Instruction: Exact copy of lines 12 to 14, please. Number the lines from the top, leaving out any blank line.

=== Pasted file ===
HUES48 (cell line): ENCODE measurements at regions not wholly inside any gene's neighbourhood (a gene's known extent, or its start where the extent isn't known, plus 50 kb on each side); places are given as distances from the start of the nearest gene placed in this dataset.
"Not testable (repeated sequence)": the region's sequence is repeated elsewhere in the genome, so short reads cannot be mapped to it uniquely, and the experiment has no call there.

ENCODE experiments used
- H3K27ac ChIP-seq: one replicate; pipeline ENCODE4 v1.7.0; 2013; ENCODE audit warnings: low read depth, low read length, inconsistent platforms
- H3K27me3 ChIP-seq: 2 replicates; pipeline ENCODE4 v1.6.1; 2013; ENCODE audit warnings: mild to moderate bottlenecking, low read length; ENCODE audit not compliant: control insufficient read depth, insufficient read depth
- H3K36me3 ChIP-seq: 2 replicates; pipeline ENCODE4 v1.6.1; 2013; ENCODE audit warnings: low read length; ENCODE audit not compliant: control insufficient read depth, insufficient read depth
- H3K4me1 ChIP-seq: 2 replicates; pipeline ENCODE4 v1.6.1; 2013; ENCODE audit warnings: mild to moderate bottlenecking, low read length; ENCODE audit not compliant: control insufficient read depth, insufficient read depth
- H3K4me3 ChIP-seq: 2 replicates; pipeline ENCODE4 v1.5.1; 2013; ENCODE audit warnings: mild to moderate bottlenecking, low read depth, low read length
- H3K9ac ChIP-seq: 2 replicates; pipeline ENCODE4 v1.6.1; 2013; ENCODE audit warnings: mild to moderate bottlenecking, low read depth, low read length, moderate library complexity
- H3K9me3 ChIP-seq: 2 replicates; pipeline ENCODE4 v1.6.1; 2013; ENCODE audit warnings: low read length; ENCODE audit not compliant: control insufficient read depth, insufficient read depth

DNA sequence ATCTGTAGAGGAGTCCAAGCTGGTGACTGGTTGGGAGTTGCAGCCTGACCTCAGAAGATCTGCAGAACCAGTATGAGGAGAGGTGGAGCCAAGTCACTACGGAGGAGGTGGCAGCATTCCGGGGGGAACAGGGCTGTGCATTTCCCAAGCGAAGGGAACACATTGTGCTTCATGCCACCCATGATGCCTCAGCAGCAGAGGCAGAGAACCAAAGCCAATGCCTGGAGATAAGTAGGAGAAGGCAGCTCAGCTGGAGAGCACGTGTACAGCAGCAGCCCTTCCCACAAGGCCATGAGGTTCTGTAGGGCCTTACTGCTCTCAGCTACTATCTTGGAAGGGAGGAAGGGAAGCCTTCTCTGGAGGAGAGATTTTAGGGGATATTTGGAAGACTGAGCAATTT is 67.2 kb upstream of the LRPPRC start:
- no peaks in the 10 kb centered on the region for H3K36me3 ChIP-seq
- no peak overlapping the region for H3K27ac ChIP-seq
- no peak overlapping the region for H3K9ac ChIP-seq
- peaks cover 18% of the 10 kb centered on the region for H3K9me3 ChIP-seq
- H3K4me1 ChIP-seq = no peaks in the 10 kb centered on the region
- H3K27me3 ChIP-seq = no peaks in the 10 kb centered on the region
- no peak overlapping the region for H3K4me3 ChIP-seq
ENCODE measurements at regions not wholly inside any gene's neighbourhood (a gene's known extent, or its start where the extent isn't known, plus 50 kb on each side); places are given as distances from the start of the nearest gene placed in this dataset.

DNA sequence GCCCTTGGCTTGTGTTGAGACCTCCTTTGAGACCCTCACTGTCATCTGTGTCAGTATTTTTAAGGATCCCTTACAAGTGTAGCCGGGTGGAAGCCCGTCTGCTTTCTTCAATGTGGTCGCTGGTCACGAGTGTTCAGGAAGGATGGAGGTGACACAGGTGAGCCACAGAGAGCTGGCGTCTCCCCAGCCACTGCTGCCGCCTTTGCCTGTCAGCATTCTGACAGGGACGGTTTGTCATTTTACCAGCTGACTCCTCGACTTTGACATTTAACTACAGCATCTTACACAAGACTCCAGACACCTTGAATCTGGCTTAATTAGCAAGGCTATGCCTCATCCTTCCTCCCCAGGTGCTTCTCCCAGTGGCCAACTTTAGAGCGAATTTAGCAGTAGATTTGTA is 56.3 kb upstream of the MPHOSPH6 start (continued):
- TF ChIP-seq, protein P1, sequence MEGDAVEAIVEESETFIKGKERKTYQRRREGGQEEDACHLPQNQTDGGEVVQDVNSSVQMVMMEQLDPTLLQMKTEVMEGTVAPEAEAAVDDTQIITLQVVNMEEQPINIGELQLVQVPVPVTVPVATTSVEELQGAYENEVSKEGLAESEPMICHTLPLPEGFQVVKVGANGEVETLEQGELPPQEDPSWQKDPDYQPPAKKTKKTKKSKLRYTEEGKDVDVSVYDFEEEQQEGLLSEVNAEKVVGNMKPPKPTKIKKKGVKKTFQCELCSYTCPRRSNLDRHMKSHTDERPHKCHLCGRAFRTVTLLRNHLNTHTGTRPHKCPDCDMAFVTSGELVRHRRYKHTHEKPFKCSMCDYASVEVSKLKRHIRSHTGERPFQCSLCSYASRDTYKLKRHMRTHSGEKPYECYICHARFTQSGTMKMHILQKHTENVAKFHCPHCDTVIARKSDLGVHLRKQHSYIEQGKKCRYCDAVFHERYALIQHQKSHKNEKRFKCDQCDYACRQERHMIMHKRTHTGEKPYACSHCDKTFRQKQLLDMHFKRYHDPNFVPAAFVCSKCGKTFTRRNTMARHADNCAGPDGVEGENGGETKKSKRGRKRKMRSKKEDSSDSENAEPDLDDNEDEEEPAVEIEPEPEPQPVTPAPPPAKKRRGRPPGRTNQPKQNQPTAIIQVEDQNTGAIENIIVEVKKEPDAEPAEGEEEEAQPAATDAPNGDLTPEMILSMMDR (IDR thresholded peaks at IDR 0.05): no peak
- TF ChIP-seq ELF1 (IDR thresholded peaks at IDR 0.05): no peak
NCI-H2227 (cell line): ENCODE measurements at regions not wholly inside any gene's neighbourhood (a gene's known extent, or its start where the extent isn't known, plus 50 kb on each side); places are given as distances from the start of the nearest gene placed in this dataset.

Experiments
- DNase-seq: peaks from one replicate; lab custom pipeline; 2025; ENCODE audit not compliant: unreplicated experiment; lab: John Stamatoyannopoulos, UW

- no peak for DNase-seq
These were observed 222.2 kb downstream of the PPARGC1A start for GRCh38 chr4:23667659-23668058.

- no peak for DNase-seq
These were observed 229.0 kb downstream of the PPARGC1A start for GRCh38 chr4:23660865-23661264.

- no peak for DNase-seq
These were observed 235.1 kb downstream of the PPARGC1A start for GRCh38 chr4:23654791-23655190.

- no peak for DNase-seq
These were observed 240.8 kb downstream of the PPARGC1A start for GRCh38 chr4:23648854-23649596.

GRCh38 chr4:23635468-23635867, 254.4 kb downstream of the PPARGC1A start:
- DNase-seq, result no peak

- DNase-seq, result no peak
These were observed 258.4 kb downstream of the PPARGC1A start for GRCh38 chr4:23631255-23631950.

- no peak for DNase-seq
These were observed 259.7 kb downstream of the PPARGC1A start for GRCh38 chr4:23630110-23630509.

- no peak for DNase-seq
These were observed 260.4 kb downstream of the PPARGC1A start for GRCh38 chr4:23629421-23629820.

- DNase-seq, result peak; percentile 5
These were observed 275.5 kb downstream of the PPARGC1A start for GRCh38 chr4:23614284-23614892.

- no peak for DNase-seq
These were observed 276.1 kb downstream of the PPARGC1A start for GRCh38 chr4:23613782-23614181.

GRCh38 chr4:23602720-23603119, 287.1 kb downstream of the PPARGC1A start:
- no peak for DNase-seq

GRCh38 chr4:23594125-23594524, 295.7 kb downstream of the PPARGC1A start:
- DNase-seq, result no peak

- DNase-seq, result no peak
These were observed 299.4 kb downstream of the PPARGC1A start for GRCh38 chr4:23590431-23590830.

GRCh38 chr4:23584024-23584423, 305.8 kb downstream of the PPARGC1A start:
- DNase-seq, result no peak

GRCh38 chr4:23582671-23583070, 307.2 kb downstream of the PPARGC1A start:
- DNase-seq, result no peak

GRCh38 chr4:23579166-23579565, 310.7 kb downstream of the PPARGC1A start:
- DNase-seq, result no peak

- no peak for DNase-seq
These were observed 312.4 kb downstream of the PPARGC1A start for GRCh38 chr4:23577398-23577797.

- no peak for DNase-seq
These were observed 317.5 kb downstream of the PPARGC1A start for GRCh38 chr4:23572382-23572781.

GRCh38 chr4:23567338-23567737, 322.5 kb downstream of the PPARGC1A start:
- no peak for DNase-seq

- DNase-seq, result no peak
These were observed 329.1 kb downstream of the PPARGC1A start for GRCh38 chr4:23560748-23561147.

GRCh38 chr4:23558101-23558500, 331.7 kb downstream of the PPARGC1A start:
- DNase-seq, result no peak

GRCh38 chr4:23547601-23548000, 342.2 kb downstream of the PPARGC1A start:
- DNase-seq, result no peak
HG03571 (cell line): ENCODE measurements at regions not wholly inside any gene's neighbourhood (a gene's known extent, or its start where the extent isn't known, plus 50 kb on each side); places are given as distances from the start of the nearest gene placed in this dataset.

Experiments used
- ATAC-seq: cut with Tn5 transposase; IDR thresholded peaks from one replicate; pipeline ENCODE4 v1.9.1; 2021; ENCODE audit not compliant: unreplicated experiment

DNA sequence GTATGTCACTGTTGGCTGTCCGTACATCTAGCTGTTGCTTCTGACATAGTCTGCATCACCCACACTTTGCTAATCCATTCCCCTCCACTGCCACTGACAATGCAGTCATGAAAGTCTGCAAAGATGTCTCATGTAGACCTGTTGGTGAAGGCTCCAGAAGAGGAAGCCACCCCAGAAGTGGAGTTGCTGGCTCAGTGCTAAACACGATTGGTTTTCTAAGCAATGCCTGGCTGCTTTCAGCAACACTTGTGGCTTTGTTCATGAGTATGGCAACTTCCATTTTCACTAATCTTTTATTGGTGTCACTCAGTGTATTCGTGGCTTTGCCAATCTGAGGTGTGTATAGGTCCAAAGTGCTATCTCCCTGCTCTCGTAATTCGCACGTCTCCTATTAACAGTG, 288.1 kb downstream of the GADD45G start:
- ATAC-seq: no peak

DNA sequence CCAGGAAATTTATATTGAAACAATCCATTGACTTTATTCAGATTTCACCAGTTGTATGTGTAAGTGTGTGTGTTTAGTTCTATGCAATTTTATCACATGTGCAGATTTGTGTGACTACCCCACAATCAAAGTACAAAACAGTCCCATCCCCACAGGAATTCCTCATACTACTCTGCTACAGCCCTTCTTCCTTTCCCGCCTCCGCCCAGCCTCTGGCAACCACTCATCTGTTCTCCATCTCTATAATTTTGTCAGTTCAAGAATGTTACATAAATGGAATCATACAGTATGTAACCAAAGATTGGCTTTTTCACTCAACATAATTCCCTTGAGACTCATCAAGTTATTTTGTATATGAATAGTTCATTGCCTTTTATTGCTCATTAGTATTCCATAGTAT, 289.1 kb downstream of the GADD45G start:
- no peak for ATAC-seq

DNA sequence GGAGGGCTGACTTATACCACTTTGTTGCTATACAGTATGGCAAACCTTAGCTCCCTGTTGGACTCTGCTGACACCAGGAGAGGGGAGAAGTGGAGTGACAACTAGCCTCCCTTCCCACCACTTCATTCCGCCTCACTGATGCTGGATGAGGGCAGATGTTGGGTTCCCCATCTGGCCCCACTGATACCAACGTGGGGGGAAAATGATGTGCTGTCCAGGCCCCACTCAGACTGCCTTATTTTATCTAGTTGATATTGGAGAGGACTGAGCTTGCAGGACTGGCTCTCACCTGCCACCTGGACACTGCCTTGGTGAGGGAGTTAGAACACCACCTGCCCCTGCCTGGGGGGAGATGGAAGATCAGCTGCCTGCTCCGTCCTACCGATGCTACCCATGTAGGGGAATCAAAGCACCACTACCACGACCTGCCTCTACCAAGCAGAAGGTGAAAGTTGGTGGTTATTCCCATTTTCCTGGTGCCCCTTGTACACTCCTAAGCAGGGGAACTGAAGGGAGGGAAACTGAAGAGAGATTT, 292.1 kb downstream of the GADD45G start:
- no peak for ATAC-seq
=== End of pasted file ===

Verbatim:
- no peaks in the 10 kb centered on the region for H3K36me3 ChIP-seq
- no peak overlapping the region for H3K27ac ChIP-seq
- no peak overlapping the region for H3K9ac ChIP-seq